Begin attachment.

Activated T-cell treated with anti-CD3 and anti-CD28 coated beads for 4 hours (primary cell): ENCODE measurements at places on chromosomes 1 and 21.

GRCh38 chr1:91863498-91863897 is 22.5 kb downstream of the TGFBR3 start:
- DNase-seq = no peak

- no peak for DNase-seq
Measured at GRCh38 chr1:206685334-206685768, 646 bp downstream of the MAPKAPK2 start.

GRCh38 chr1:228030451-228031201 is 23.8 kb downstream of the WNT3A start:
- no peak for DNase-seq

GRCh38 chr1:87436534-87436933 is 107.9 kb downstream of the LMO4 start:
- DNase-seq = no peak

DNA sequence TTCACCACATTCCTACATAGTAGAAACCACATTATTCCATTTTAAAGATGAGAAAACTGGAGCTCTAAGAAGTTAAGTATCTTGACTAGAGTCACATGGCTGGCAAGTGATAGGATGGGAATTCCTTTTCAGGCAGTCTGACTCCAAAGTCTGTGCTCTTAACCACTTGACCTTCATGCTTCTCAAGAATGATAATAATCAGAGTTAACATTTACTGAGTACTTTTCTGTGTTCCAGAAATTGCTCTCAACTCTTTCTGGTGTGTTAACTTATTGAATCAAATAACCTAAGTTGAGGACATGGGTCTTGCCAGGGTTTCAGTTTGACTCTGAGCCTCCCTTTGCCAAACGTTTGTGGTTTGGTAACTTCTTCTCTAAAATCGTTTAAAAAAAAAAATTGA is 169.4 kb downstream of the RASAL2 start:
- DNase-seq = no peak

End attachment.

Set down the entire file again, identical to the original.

Activated T-cell treated with anti-CD3 and anti-CD28 coated beads for 4 hours (primary cell): ENCODE measurements at places on chromosomes 1 and 21.

GRCh38 chr1:91863498-91863897 is 22.5 kb downstream of the TGFBR3 start:
- DNase-seq = no peak

- no peak for DNase-seq
Measured at GRCh38 chr1:206685334-206685768, 646 bp downstream of the MAPKAPK2 start.

GRCh38 chr1:228030451-228031201 is 23.8 kb downstream of the WNT3A start:
- no peak for DNase-seq

GRCh38 chr1:87436534-87436933 is 107.9 kb downstream of the LMO4 start:
- DNase-seq = no peak

DNA sequence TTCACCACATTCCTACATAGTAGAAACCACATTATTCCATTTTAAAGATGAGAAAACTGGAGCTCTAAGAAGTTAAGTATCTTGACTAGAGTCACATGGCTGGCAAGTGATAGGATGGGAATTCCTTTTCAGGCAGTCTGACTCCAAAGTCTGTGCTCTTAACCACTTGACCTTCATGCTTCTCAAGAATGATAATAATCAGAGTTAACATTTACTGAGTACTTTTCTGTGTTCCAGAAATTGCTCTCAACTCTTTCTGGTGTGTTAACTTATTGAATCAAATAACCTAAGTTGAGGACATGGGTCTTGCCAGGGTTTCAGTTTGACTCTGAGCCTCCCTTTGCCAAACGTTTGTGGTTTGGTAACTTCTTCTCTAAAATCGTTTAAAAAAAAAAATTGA is 169.4 kb downstream of the RASAL2 start:
- DNase-seq = no peak